At a meeting Thursday, about 50 city and police employees joined some community members to discuss accomplishments and next steps for the Anaheim Community Anti-Graffiti Effort (ACAGE).

Among the accomplishments:

  • 478 graffiti-related arrests and 713 cases cleared.
  • More than 27,000 sq. ft. of graffiti removed last summer by the Disney Goals team, comprised of 24 teenage volunteers.
  • The launching of a city-wide program to give parents tools to discourage their children from tagging.
  • The amount of new graffiti being reported is down.

“I’ve very pleased with the effort we’ve made and what’s happened,” Anaheim Police Chief John Welter told attendees. “But we’re not done. We’re not going to stop.”

The Police Department plans to address students at 20 school assemblies. The city’s legal department is considering new ordinances to stiffen penalties. A group of volunteers continues to paint over graffiti as it’s discovered.

The police department is also testing new technology that sends immediate alerts when taggers strike.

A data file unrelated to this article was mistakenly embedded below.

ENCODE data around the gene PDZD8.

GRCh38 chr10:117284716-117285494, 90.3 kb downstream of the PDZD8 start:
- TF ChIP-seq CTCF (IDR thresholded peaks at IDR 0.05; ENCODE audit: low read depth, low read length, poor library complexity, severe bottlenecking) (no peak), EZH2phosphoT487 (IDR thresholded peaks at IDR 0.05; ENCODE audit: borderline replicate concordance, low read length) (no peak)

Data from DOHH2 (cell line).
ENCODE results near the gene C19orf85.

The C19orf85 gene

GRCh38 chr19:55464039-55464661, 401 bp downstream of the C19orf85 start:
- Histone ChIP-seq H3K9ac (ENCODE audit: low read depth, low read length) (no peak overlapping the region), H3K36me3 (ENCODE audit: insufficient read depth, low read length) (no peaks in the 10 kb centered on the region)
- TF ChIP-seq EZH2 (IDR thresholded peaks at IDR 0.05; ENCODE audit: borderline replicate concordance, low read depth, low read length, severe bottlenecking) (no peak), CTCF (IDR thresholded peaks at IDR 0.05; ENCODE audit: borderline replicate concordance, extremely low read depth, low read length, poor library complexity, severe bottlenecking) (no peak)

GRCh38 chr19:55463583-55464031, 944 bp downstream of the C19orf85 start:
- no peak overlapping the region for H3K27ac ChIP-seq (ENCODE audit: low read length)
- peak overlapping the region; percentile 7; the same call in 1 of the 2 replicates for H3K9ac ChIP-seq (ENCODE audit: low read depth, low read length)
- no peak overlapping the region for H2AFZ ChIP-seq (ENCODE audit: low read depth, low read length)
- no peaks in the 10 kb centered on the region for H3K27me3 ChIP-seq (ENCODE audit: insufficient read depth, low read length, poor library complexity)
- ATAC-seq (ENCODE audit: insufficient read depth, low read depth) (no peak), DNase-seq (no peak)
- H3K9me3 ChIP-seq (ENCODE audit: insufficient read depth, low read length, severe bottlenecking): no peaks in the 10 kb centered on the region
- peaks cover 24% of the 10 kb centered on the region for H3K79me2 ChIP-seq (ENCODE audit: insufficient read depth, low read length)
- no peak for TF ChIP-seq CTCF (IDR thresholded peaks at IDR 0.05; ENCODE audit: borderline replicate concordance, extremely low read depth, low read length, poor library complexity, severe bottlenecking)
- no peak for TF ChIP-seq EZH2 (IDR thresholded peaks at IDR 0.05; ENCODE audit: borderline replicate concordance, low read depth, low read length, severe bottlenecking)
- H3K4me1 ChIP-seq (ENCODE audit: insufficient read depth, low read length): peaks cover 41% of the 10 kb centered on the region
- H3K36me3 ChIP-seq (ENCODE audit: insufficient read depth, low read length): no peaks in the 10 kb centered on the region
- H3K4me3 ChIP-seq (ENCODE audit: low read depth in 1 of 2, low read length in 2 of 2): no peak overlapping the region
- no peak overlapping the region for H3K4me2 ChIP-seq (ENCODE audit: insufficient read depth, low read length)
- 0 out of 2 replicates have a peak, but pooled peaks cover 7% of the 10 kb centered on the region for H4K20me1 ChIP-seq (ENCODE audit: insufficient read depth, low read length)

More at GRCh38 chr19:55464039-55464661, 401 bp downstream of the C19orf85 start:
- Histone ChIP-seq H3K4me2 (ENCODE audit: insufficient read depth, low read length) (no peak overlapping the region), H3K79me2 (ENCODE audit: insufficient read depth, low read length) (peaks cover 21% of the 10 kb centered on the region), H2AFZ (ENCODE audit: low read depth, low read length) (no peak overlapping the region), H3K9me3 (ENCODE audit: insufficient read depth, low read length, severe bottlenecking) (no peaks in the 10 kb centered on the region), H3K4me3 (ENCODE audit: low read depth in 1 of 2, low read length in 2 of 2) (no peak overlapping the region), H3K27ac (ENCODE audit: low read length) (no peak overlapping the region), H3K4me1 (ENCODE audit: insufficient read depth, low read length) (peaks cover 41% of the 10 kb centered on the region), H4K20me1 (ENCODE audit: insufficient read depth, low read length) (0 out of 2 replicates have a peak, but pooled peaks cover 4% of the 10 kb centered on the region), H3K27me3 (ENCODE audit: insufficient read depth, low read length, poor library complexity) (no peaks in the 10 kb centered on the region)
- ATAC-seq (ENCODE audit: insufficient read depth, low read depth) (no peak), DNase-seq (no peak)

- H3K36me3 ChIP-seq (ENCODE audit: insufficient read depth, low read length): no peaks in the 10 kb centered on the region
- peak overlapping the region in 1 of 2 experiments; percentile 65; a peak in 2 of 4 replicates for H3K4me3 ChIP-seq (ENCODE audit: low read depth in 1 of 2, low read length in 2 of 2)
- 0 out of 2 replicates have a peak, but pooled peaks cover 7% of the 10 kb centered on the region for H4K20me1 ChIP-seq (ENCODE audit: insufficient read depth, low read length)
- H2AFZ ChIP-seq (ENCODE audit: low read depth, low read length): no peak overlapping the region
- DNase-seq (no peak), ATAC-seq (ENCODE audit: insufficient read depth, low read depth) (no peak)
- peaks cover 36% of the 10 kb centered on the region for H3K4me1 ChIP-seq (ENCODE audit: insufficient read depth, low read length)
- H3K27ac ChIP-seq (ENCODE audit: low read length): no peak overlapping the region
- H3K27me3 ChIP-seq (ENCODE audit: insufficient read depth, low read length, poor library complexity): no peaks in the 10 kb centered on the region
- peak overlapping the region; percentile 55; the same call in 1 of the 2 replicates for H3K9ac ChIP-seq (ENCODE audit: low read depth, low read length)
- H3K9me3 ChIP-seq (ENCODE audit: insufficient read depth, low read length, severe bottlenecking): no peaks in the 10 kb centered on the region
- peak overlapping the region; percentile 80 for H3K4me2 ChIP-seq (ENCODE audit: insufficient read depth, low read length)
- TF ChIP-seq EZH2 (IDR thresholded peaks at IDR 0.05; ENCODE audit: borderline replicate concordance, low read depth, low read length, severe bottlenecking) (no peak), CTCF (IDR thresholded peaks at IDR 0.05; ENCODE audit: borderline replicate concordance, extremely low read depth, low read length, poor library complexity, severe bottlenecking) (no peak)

Welter said he hopes the group continues to focus on raising awareness.

“It’s not just about enforcement,” he said. “It’s about getting at the root cause.”

APD: To Stop Taggers, Report Graffiti Immediately

The approach is inventive and aggressive – and the mission is clear: Discourage taggers from vandalizing the city.

City Councilman Harry Sidhu and Police Chief John Welter join ACAGE members in painting over graffiti

City Councilman Harry Sidhu and Police Chief John Welter join ACAGE members in painting over graffiti

The message is just as clear: To be successful, police officers, city leaders, business owners and residents must work together.